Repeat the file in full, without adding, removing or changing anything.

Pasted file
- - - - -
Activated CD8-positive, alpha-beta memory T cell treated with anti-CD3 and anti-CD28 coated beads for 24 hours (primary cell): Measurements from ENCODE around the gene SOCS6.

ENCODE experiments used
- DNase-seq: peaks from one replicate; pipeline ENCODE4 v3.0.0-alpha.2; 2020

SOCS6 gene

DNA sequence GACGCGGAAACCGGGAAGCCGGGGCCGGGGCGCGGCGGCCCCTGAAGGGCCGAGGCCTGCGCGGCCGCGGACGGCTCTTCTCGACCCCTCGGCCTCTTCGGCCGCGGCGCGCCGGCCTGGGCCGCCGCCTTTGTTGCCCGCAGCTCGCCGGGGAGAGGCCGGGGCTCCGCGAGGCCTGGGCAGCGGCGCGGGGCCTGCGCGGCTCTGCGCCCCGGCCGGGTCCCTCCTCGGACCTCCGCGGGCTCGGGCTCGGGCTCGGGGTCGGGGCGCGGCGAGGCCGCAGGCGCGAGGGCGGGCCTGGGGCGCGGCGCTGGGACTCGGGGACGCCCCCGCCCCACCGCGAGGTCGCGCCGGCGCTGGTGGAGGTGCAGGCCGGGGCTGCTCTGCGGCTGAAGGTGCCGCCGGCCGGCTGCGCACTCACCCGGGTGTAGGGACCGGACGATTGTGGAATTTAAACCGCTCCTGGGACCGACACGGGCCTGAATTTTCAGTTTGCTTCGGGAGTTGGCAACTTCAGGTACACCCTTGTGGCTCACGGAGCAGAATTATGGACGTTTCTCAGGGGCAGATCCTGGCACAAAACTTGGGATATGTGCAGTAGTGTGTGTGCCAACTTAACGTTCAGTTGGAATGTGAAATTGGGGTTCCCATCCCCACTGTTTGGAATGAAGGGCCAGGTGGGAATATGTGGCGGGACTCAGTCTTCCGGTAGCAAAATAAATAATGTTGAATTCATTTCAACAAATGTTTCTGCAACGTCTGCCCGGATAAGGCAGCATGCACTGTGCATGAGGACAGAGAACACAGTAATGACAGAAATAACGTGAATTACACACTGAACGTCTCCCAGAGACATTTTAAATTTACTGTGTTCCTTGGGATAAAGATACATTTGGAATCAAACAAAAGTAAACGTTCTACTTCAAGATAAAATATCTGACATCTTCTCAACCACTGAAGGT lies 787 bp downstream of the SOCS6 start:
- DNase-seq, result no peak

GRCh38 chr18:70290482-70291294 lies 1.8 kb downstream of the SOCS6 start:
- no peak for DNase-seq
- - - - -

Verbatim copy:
Activated CD8-positive, alpha-beta memory T cell treated with anti-CD3 and anti-CD28 coated beads for 24 hours (primary cell): Measurements from ENCODE around the gene SOCS6.

ENCODE experiments used
- DNase-seq: peaks from one replicate; pipeline ENCODE4 v3.0.0-alpha.2; 2020

SOCS6 gene

DNA sequence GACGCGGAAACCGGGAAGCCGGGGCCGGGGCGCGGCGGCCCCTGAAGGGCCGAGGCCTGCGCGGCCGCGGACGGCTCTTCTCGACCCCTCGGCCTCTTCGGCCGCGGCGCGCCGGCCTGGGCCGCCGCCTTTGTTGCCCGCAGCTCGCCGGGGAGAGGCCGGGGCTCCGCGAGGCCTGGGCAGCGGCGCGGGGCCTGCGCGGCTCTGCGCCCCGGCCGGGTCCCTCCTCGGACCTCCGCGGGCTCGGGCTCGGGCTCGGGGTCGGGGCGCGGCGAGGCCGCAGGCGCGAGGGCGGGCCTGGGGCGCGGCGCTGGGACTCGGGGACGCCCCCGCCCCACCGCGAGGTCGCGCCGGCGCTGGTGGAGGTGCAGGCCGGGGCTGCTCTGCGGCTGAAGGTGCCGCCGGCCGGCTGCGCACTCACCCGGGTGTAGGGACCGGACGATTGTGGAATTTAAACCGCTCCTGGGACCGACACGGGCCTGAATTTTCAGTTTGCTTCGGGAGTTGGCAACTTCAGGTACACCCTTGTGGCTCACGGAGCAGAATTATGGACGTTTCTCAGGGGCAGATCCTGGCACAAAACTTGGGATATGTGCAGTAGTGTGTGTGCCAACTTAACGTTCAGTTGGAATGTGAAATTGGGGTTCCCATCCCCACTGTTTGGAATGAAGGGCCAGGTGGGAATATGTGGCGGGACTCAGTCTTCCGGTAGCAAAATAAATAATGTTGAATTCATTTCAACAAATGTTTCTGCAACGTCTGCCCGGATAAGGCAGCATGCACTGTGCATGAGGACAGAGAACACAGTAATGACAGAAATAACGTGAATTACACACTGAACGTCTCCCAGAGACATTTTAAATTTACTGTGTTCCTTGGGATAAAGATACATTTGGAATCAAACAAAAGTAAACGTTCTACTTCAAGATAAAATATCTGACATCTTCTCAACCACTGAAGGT lies 787 bp downstream of the SOCS6 start:
- DNase-seq, result no peak

GRCh38 chr18:70290482-70291294 lies 1.8 kb downstream of the SOCS6 start:
- no peak for DNase-seq